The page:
Tumor initiating cells (TICs), also known as cancer stem cells, are a finite population of cancer cells that have the ability to transplant a new tumor from an existing one. They are also putatively responsible for the metastatic properties of tumors. Isolation of TICs is the first step towards understanding the role of these cells in the pathogenesis and progression of cancer and is critical towards the development of improved specific therapies for cancer. The TIC is the most relevant therapeutic target. However, current efforts in isolation and characterization of the TIC are hampered by the lack of suitable high throughput and rapid methods to isolate these cells. Contactless-dielectrophoresis (cDEP) is a new, non-invasive technique to detect and enrich rare cells suspended in a medium based on their physical and electrical properties, independent of their genotype. Dielectrophoresis (DEP) relies upon the motion of a particle due to its polarization induced by a non-uniform electric fiel. Conventional DEP microfluidic systems are susceptible to electrode fouling and require complicated fabrication procedures, because the electrodes are in direct contact with the sample, which limits their lifetime and cost effectiveness. cDEP alleviates these limitations by using external electrodes placed in secondary, highly conductive, channels that are separated from the cell sample by a thin insulating layer. Since the devices do not require complicated fabrication techniques, mass production is readily achievable and, therefore, this technique can be used by a large population of biologists and researchers for cell isolation. The application of DEP to separate target cells has been studied extensively in the last two decades, and the results indicate that rare cells can be separated from other cells in a cell mixture. Our central hypothesis is that cDEP is capable of discriminating between tumor imitating cells (TICs) and non-TICs. We will utilize a multifaceted approach involving experimentation and computational modeling to design new cDEP devices to assess and optimize the effectiveness of cDEP technology to physically separate and enrich tumor initiating cells from other cell populations found in a tumor. This multi-faceted approach will include 1) characterize the dielectrophoretic response of tumor initiating cells compared to typical tumor cells, 2) assess the performance of cDEP at isolating and selectively concentrating tumor initiating cells, 3) investigate possible subpopulation of TICs by sorting cells using cDEP microdevices, and 4) use primary human prostate tissue and repeat Aims 1, 2, and 3 with primary human prostate cells. Success in isolating TICs will lead to increased understanding of the most appropriate therapeutic strategies to ablate this cell population.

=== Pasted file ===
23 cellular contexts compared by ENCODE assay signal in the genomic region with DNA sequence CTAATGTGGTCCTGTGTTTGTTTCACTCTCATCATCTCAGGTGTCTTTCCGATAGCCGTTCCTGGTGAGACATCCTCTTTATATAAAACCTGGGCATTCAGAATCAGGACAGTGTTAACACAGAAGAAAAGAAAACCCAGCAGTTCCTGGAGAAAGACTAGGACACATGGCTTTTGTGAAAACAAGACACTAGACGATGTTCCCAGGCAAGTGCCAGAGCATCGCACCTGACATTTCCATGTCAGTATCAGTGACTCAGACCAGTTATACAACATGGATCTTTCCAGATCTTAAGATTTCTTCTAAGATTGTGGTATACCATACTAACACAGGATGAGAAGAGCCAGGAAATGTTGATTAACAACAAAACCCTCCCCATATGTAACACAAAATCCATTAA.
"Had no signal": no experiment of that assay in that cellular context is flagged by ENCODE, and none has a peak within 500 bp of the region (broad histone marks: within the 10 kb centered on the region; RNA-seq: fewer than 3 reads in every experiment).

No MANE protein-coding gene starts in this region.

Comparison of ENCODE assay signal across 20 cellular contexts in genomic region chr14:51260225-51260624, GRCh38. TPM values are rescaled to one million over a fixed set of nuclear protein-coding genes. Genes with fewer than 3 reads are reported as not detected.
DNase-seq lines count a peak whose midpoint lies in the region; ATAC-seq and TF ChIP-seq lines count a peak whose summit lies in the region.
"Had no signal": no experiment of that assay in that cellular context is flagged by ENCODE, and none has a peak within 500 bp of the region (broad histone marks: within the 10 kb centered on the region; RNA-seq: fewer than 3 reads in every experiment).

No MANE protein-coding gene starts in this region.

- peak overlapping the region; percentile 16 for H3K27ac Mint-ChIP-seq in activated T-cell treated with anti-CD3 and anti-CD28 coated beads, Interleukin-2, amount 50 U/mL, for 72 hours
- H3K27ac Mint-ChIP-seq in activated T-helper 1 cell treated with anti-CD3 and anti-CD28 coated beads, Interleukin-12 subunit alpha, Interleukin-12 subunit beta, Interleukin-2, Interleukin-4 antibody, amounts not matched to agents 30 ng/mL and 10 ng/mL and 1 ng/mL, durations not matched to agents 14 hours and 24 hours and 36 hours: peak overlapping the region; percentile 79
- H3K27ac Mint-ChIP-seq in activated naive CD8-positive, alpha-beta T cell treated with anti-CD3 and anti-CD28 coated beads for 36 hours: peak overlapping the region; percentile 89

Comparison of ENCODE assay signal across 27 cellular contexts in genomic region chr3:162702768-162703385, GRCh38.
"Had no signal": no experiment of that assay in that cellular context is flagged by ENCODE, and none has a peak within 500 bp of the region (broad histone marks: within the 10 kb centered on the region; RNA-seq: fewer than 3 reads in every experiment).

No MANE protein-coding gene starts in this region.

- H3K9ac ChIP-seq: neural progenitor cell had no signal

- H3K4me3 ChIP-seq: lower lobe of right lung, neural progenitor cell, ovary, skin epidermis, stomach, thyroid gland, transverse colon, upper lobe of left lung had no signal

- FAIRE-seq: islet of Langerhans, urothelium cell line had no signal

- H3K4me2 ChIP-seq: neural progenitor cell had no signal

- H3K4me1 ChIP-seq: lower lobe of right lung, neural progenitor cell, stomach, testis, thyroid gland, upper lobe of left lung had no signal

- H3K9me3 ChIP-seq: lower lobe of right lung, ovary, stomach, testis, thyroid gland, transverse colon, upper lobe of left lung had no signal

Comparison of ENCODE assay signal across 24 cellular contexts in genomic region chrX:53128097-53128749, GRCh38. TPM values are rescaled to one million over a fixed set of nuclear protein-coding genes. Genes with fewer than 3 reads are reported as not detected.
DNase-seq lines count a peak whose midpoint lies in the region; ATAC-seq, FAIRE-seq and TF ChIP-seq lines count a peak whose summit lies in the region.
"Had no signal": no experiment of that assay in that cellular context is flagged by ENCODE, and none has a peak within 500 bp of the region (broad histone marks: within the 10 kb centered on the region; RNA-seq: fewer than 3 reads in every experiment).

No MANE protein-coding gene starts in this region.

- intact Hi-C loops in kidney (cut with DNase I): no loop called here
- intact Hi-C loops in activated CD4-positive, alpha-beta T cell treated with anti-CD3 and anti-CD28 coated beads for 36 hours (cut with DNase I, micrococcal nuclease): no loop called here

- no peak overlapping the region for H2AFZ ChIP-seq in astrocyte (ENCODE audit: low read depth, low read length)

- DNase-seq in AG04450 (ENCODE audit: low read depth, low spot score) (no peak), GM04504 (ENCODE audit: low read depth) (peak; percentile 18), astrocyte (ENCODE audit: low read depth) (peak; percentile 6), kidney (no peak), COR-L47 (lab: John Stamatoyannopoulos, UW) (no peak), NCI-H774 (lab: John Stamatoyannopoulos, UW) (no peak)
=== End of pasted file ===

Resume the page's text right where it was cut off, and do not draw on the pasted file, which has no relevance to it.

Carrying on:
Public Health Relevance

Contactless Dielectrophoresis (cDEP) is a new technique to isolate and enrich rare cells from a cell mixture or from biological fluids. The goal of this projet is to develop cDEP as a tool for physicians to isolate patient specific tumor initiating cells (TIC) from non-TICs. This will facilitate understanding of TICs role in the pathogenesis, progression of cancer, and will lead to increased understanding of the most appropriate therapeutic strategies to ablate this cell population.

National Institute of Health (NIH)
National Cancer Institute (NCI)
Exploratory/Developmental Grants (R21)
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Special Emphasis Panel (ZCA1-SRLB-Q (O1))
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Knowlton, John R
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Virginia Polytechnic Institute and State University
Engineering (All Types)
Schools of Engineering
United States
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